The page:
ORP’s Shell Recycling Alliance is comprised of Bay-friendly businesses who go above and beyond, dutifully recycling oyster shells to be used in Bay restoration efforts. Shell is an increasingly limited, mission-ciritcal resource for ORP, and the best, most natural material used to rebuild reefs. That’s why this Earth Day, we are announcing the Top Ten Shell Recycling Alliance Members of 2022. ORP’s shell recycling crew keeps track of shells recycled from each member to the tenth of a bushel (here’s an example basket), and gives each Top Ten producer a commemorative plaque to mark their contribution. Of course, every shell recycling partner deserves applause for their sustainable practices, and we hope you’ll dine with them and tell them ORP sent you. See a complete list here.

  1. Jessie Taylor Seafood (Washington, DC): 1,688.35 bushels
  2. King Street Oyster Bar (Washington, DC): 1,286.56 bushels
  3. Old Ebbitt Grill (Washington, DC): 1,234.24 bushels
  4. Boatyard Bar & Grill (Annapolis, MD): 884.77 bushels
  5. Lexington Market (Baltimore, MD): 778.13 bushels 
  6. Ryleigh’s Oyster (Hunt Valley, MD): 754.39 bushels
  7. The Salt Line (Washington, DC): 725.15 bushels 
  8. Whiskey & Oyster (Alexandria, VA): 719.99 bushels 
  9. The Walrus Oyster & Ale House (Columbia, MD): 685.94 bushels
  10. King Street Oyster Bar (Potomac, MD): 595.81 bushels


Last year, ORP’s Shell Recycling Alliance saw the recovery of over 29,000 bushels of shells, bringing the grand total to over 290,000 bushels recycled since inception in 2010,” said Tommy Price, program manager. This volume exceeded 2021 and is enough shell to fill roughly 4 Olympic sized swimming pools.”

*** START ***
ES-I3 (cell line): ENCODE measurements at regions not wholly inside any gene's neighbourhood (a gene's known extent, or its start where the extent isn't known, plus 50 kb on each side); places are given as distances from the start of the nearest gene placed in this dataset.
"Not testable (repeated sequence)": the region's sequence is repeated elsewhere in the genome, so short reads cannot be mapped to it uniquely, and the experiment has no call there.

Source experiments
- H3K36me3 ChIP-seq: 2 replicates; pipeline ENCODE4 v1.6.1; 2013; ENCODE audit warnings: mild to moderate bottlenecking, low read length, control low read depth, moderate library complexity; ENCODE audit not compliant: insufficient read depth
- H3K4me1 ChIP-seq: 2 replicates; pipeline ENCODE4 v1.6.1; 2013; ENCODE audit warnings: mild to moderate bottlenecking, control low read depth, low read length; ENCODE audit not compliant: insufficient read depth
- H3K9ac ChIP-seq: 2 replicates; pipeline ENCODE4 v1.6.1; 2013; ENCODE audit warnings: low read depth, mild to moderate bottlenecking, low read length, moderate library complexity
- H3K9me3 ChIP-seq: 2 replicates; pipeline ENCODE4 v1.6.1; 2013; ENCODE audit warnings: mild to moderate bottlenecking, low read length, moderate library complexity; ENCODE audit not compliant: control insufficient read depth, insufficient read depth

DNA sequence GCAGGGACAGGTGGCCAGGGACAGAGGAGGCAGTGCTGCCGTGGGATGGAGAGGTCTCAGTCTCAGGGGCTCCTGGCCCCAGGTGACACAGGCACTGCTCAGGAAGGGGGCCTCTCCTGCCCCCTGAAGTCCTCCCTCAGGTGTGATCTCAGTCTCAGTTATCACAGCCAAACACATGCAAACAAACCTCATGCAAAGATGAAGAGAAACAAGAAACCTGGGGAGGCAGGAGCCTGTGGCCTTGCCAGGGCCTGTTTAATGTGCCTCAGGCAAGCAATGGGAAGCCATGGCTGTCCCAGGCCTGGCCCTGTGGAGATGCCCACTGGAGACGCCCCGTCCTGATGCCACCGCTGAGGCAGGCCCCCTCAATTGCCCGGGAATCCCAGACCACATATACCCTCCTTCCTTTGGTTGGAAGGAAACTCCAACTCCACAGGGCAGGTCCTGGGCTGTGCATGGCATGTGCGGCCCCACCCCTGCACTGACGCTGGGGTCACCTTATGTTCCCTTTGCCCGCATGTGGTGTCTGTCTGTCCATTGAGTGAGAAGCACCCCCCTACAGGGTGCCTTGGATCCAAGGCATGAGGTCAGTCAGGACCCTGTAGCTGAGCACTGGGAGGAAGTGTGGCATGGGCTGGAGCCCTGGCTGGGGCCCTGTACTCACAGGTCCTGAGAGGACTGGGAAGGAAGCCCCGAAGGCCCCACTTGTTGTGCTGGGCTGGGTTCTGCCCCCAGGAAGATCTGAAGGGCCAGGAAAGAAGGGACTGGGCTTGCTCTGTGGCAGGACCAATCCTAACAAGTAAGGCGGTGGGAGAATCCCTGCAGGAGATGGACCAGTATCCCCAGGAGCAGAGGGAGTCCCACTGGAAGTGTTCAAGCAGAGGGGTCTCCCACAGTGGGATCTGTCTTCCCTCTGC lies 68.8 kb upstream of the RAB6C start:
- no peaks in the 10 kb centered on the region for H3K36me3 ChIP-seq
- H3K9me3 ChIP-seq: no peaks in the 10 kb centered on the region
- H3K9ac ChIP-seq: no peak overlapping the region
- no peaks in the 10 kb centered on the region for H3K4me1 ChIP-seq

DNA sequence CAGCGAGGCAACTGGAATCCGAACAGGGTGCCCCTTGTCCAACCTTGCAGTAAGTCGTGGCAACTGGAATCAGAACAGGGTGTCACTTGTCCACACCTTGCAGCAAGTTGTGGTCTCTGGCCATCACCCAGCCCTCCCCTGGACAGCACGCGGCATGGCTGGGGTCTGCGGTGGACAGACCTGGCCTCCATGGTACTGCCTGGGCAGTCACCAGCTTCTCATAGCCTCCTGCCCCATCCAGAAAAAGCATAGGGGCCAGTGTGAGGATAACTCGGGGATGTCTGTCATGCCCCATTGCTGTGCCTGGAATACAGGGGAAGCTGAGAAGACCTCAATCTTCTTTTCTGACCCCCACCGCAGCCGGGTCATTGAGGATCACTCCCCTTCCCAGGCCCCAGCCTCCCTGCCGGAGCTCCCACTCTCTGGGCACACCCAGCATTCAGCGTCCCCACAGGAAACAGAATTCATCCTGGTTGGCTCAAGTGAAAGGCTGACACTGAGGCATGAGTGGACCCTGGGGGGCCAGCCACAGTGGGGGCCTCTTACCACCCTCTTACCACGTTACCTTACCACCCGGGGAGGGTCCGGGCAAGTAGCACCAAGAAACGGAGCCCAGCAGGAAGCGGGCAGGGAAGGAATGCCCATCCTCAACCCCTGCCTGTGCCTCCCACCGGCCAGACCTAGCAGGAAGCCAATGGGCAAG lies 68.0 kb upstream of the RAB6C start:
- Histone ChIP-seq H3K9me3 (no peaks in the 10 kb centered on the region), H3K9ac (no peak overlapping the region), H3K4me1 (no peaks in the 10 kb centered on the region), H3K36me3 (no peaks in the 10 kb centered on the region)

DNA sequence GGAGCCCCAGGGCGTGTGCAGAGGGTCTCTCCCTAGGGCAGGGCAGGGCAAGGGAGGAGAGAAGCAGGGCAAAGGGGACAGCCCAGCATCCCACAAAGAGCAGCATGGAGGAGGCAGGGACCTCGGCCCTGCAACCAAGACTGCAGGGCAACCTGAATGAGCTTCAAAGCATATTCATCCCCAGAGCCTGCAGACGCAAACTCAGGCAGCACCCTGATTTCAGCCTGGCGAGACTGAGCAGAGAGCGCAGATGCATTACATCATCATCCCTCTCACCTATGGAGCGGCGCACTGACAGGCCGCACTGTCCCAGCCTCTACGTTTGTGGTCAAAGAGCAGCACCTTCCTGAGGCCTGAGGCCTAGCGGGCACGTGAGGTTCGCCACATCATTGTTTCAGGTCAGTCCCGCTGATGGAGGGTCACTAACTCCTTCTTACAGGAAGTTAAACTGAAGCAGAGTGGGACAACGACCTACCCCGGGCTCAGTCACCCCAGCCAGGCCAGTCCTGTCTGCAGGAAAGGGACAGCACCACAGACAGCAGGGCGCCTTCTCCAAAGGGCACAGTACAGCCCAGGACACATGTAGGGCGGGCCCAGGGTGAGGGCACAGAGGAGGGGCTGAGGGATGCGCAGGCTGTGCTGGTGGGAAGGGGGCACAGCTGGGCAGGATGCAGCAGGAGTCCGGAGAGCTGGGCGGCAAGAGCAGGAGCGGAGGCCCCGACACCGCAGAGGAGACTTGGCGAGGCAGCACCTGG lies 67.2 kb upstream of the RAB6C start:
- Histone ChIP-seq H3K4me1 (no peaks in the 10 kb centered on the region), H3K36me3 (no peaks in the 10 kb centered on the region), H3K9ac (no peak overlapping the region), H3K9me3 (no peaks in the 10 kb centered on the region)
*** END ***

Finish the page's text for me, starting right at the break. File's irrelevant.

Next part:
Since the Shell Recycling Alliance’s launch in 2010, collection efforts have kept 10,150 tons out of area landfills, saved local businesses ~$850,000 in waste collection fees, and provided enough substrate to support the planting of up to 1.45 billion spat-on-shell in local waters. The program is the nation’s largest with nearly 200 member businesses and over 70 public shell dropsites in Maryland, Washington D.C., and Virginia.

“Old Ebbitt Grill is incredibly proud to be named one of this year’s Top 10 Shell Recycling Alliance restaurants. The Ebbitt is very fortunate to partner with the ORP, allowing us to donate thousands of bushels of shells to be recycled, cleaned, treated, and put back into the waters of the Chesapeake Bay. This process ensures the continuous health and bounty of The Bay which is not only a priceless part of our local ecosystem but also an essential source of seafood for Washington, DC’s restaurant industry” says Bart Farrell, Vice President of Food and Beverage for Clyde’s Restaurant Group. “We’d like to thank our amazing Ebbitt Team for remaining committed to doing their part in caring for the Bay. Between this year’s Oyster Riot in November and the 3,000 oysters served on average during daily service, it is Old Ebbitt’s hope to recycle as many as 1.2 million oyster shells in 2023!”

Oysters play a vital role in improving Bay health by filtering excess nutrients from the water, and their reefs create habitat for a multitude of marine life. Their benefits extend beyond helping the environment as their harvest provides jobs for many watermen and related businesses. And, of course, they are delicious and nutritious to eat!

Oyster shell is an essential building block for a healthy oyster population. In fact, every half shell can become “home” for 10+ spat (baby oysters). After collection, shell is aged outdoors for one year, washed, and then set with spat at the University of Maryland Center for Environmental Science Horn Point Laboratory Oyster Hatchery in Cambridge, MD. ORP works with more restoration partners to plant the spat-on-shell onto specially selected reefs throughout the Chesapeake Bay. To date, ORP has planted over 10 billion oysters on more than 3,000 acres of oyster habitat in Maryland. Learn more about Chesapeake Bay oyster restoration efforts here. 

Tommy Price, [email protected], 410-990-4970